Since President Zine Al-Abdine Ben Ali seized power in 1987, Tunisian authorities have crafted a nearly perfect system to censor and suppress the media. The few courageous voices remaining in the country succeed in circumventing these controls mainly by publishing on the Internet, but Tunisian authorities do not hesitate to block their Web sites, harass them, and even imprison them. Ben Ali’s 16-year reign is almost certain to continue; the government held a referendum in May 2002 in which officials said 99.52 percent of voters approved constitutional changes that will allow him to run for a fourth term as president in 2004. Opposition figures and other critics called the referendum a sham.
Tunisia has escaped the kind of criticism heaped on other repressive regimes in the region, partly because of the shortsightedness of its allies–Europe and the United States–who tend to focus on Tunisia’s economic successes. During his state visit to Tunisia’s capital, Tunis, in December, U.S. Secretary of State Colin Powell did mildly prod the government when he said that the “world is looking for more political pluralism and openness and a standard openness that deals with journalists being able to do their work.” His remaining public comments, however, were largely laudatory.
Tunisian newspapers are by and large private. But independent journalists say that editors must remain loyal to Ben Ali, resulting in hagiographic coverage of the president and his policies.
Those who don’t toe the official line are dealt with swiftly and severely. Over the years, the government has prosecuted dissenting reporters and banned newspapers. Critical journalists have been dismissed from their jobs, denied accreditation, put under police surveillance, assaulted, and prevented from leaving the country. Regularly published opposition papers are uncritical and belong to government-sanctioned opposition parties, which receive state subsidies.
In addition to co-opting private newspapers, the state dominates the broadcast media. In November, however, President Ben Ali announced the establishment of the country’s first private radio station, Radio Mosaique FM. According to press reports, the station airs mainly music with some news and is run by a former journalist with close ties to the regime.
The government censors the Web for politically objectionable material and has lashed out at online critics. In an apparent attempt to deflect scrutiny of its poor rights record, the government released jailed cyberjournalist Zouhair Yahyaoui on November 18, weeks before U.S. Secretary of State Powell and French President Jacques Chirac visited Tunis. Yahyaoui, who edited and published the online journal TUNeZINE (www.tunezine.com), had been in prison since June 2002, after he was arrested and sentenced to 28 months in jail on charges of intentionally publishing false information and using stolen communication lines to post his Web site. (In July 2002, an appeals court reduced the sentence to 24 months.)
Material posted on TUNeZINE included a mock referendum ridiculing the May 2002 referendum and an open letter to Ben Ali from Mokhtar Yahyaoui, the journalist’s uncle and a dissident judge, who complained about the lack of independence in the judiciary.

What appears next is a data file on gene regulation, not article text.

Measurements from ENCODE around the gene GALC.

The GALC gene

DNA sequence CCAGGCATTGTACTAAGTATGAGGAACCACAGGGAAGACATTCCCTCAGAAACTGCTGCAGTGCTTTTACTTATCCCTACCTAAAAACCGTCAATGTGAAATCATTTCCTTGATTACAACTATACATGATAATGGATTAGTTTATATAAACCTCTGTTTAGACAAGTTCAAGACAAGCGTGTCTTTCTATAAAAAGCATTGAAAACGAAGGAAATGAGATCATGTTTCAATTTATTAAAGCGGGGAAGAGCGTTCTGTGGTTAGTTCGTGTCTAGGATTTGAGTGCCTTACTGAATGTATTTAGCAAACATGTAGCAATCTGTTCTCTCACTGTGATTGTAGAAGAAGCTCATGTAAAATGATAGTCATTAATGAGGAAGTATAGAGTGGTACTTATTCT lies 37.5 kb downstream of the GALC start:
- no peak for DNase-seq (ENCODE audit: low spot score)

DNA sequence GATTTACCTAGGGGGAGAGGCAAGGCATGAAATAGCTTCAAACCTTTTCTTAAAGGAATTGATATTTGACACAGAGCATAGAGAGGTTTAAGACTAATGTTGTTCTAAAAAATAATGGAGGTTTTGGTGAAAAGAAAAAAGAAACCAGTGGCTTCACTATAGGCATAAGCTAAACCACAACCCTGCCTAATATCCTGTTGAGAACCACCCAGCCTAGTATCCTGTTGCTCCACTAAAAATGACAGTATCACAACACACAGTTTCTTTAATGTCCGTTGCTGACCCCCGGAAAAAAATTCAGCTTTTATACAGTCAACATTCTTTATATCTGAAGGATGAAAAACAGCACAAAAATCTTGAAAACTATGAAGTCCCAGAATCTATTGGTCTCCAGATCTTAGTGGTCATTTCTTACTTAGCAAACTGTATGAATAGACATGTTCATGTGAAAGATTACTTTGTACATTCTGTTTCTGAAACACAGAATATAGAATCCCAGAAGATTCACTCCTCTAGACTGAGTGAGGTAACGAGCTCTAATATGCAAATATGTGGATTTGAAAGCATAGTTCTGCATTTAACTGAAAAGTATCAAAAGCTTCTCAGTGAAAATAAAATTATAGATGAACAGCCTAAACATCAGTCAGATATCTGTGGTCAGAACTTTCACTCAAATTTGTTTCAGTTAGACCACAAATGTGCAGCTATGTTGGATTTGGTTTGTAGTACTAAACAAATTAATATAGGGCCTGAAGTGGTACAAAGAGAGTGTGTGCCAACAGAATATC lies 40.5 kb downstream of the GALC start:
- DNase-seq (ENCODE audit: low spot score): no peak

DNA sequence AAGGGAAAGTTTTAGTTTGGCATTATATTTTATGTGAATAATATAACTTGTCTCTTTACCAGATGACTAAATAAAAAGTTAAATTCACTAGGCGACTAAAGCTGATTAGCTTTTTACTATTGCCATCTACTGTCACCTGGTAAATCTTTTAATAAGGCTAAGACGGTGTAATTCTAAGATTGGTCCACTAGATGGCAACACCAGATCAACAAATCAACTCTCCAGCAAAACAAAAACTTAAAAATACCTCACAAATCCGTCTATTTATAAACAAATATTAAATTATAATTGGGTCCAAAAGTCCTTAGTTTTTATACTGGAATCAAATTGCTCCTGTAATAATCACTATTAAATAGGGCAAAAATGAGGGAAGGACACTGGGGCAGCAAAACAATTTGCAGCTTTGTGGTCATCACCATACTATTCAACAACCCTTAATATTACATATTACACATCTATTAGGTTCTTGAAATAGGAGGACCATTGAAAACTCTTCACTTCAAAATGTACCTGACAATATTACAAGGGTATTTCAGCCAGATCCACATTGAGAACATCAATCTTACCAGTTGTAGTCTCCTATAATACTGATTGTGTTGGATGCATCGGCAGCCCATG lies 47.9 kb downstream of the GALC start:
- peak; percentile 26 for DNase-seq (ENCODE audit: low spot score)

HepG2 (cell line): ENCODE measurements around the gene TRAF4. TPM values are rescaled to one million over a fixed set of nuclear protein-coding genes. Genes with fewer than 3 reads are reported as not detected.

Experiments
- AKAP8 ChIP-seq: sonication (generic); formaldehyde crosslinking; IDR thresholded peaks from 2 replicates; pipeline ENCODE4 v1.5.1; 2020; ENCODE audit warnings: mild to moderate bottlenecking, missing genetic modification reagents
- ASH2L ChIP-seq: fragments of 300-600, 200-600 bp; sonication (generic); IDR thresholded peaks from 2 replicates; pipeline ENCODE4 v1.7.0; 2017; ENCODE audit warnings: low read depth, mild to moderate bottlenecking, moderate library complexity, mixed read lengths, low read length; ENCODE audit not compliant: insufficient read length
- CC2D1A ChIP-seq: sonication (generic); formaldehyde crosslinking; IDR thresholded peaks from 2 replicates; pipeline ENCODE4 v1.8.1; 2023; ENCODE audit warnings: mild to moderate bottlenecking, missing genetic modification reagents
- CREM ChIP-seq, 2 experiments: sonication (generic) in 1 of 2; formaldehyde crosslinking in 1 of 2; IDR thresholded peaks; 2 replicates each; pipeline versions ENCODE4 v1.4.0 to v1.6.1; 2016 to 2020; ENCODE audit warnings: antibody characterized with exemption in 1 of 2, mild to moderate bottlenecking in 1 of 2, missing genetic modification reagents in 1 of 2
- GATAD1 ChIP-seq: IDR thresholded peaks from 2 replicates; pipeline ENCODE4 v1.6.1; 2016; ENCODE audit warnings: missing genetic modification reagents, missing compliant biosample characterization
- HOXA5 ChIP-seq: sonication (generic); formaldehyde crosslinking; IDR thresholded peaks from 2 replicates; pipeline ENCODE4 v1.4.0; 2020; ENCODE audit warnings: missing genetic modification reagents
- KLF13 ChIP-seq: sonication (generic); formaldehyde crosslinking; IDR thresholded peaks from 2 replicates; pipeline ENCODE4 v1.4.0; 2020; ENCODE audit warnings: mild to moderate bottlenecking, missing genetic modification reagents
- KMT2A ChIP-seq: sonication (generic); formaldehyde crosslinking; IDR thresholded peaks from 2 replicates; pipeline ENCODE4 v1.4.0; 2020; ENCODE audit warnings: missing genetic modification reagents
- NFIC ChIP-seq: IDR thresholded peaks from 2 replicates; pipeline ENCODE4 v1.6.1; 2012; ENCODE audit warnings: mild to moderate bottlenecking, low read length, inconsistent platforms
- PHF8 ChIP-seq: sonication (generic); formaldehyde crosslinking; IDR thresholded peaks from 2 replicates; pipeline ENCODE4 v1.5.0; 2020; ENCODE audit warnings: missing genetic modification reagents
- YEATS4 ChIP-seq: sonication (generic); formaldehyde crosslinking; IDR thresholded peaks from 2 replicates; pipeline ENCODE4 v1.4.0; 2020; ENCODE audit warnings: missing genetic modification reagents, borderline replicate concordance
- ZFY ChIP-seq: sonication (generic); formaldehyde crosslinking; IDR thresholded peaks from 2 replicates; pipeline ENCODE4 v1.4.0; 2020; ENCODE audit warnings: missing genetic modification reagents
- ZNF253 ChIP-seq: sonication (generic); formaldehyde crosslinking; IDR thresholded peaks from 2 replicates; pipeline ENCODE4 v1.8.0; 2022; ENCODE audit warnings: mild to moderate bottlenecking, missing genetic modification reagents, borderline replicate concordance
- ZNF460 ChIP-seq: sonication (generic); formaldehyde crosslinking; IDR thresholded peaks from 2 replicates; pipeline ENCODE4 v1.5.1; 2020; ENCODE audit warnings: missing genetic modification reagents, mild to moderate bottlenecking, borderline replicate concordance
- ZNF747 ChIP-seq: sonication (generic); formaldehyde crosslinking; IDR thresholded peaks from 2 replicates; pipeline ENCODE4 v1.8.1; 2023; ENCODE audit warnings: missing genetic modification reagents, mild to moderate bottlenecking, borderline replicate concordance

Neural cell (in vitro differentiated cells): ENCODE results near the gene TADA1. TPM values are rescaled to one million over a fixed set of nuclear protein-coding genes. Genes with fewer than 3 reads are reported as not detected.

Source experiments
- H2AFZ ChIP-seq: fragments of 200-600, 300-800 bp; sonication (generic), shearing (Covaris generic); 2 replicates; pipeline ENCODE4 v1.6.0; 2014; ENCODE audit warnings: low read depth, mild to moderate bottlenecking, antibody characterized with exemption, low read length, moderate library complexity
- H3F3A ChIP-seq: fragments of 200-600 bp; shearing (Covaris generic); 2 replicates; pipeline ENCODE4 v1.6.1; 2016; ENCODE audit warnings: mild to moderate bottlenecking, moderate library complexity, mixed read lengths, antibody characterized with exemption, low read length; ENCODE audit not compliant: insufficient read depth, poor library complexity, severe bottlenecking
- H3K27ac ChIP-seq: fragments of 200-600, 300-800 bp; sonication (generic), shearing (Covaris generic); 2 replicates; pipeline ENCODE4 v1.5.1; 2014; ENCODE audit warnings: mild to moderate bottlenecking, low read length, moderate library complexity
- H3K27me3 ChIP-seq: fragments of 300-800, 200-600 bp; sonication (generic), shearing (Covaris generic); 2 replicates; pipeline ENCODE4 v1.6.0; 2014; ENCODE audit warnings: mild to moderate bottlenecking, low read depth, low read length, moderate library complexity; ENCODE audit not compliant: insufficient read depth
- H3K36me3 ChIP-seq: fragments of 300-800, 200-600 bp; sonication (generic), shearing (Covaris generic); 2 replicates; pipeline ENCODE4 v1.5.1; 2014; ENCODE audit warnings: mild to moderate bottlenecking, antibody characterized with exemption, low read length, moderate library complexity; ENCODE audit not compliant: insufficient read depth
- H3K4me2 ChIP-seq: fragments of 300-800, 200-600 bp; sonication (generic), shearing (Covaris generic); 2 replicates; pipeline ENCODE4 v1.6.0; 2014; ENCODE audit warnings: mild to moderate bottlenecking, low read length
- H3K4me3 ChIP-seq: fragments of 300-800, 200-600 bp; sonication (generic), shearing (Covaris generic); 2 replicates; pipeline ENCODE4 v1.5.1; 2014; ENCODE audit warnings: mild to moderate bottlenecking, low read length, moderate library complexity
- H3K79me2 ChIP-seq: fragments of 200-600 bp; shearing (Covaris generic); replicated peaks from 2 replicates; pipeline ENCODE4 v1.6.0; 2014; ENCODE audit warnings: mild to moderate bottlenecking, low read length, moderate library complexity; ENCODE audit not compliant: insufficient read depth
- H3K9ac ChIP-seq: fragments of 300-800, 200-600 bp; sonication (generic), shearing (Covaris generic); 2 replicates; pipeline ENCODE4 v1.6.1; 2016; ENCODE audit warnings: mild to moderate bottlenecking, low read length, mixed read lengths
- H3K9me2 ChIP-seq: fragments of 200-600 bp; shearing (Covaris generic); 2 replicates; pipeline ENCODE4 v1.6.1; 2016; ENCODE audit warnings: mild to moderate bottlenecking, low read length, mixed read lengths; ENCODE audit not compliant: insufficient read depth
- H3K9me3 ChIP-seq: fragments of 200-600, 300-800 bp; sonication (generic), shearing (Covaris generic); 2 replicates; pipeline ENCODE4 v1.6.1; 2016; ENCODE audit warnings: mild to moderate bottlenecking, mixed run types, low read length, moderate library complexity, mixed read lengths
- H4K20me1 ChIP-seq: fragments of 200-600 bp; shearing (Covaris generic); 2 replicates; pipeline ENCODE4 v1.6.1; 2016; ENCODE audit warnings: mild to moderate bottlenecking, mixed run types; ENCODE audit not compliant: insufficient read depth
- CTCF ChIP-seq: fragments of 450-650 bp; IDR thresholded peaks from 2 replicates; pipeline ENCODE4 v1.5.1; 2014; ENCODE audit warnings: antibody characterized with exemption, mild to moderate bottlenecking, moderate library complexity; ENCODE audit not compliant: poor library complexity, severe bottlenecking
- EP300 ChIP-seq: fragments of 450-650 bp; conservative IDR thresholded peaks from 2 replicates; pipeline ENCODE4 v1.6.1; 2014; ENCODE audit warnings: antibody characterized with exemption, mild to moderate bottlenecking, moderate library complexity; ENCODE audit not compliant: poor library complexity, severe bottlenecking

During his detention, Yahyaoui staged numerous hunger strikes to protest his prison conditions. His lawyers and family members told CPJ that his reading and writing materials were confiscated, and that prison guards tampered with his food.
During 2003, the Tunisian Embassy in Washington, D.C., ignored CPJ’s repeated requests to discuss Yahyaoui’s case and that of another jailed journalist, Hammadi Jebali, who has been in prison since 1991. In October, CPJ gave an informational briefing to the U.S. Helsinki Commission in Washington, D.C., on Tunisia’s appalling press freedom record.
In 2003, the government put more pressure on Internet journalists. In September, the Tunisian Customs Bureau summoned Naziha Rejiba, an editor of the online publication Kalima, which is hosted abroad and blocked inside the country by Tunisian authorities, for questioning following her return from Europe. Rejiba, who is also known as Om Zied, was charged with violating currency exchange laws for giving 170 euros (US$200) to the friend of an acquaintance when she returned to the capital, Tunis. Rejiba’s colleagues insist that she did not violate currency laws, which are designed to punish people who funnel large amounts of undeclared foreign currency into Tunisia. It is common for Tunisian authorities who are unhappy with a journalist’s writing to find another reason to harass the journalist, and Kalima‘s staff have faced harassment for years. Rejiba was given an eight-month suspended prison sentence on November 18–the same day that Yahyaoui was released from prison.
According to Rejiba’s colleagues, the case against her stemmed from her writing about the government’s poor human rights record, as well as an appearance she made on a now defunct Paris-based satellite channel, Al-Hiwar, during which she criticized shopkeepers who display photos of Ben Ali.
Officials carefully screen foreign publications and confiscate issues when they enter the country if they contain articles that criticize the Tunisian government. The government has frequently harassed journalists and activists when they express critical views in the foreign media. In the summer of 2003, in anticipation of the 2004 presidential election, Parliament adopted an amendment to the Electoral Code that prohibits individuals from supporting or criticizing candidates on foreign or domestic broadcast media. Violators of the law are subject to a crippling fine of 25,000 Tunisian dinars (US$20,000).